When do you take your holiday decorations down?
Posted Dec 26, 2007 - 12:43 pm
Posted Dec 26, 2007 - 1:41 pm
Posted Dec 26, 2007 - 4:11 pm
Posted Dec 26, 2007 - 5:10 pm
January 6, the last day of Christmas, comes with its own traditions, rituals and symbols. Carolers are going from house to house; in many homes the Christmas tree is taken down and in some areas is burnt in a big bonfire. For the children this is an especially joyous occasion because, associated with taking down the tree goes the "plündern" (raiding) of the tree. The sweets, chocolate ornaments wrapped in foil or cookies, which have replaced the sugar plums, are the raiders' rewards.
The history of Christmas, (the festival of the nativity of Jesus Christ,) is intertwined with that of the Epiphany. The commemoration of the Baptism (also called the Day of Lights, i.e. the Illumination of Jesus) was also known as the birthday of Jesus, because he was believed to have been born then of the Virgin or reborn in baptism. In some records Christmas and Epiphany were referred to as the first and second nativity; the second being Christ's manifestation to the world.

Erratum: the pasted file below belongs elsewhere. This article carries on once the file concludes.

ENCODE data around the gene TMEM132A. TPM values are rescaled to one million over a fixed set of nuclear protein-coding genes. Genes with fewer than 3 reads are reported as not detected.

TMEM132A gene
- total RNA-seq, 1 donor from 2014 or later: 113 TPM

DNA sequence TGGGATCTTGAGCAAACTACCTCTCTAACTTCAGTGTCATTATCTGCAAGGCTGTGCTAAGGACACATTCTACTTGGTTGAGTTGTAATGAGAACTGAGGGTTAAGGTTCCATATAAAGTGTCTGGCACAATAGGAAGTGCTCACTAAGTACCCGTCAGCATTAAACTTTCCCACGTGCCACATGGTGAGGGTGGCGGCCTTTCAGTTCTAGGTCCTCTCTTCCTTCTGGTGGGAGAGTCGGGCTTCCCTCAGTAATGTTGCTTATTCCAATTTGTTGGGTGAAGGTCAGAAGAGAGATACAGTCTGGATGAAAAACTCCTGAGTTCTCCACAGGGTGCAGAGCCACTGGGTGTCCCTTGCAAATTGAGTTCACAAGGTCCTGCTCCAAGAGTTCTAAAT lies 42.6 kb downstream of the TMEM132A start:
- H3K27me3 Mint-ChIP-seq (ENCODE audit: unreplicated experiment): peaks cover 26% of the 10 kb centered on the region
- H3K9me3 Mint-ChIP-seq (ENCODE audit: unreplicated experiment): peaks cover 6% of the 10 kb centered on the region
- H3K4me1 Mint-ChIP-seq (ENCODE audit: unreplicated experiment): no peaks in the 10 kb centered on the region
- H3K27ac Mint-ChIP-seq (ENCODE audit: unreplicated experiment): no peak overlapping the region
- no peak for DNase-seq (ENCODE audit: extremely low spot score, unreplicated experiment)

In the fourth century, December 25 was finally adopted by the Western Christian Church as the date of the Feast of Christ's birth. It is believed that this change in date gave rise to the tradition of the "12 Days of Christmas." While the Western Christian Church celebrates December 25th, the Eastern Christian Church to this day recognizes January 6 as the celebration of the nativity. January 6 was also kept as the physical birthday in Bethlehem. In the Teutonic west, Epiphany became the Festival of the Three Kings (i.e. the Magi), or simply Twelfth day.
Daily Thought: Some people are like slinkies ~ Not really good for anything, but they bring a smile to your face when pushed down the stairs.
Posted Dec 26, 2007 - 6:49 pm
Posted Dec 27, 2007 - 4:49 am
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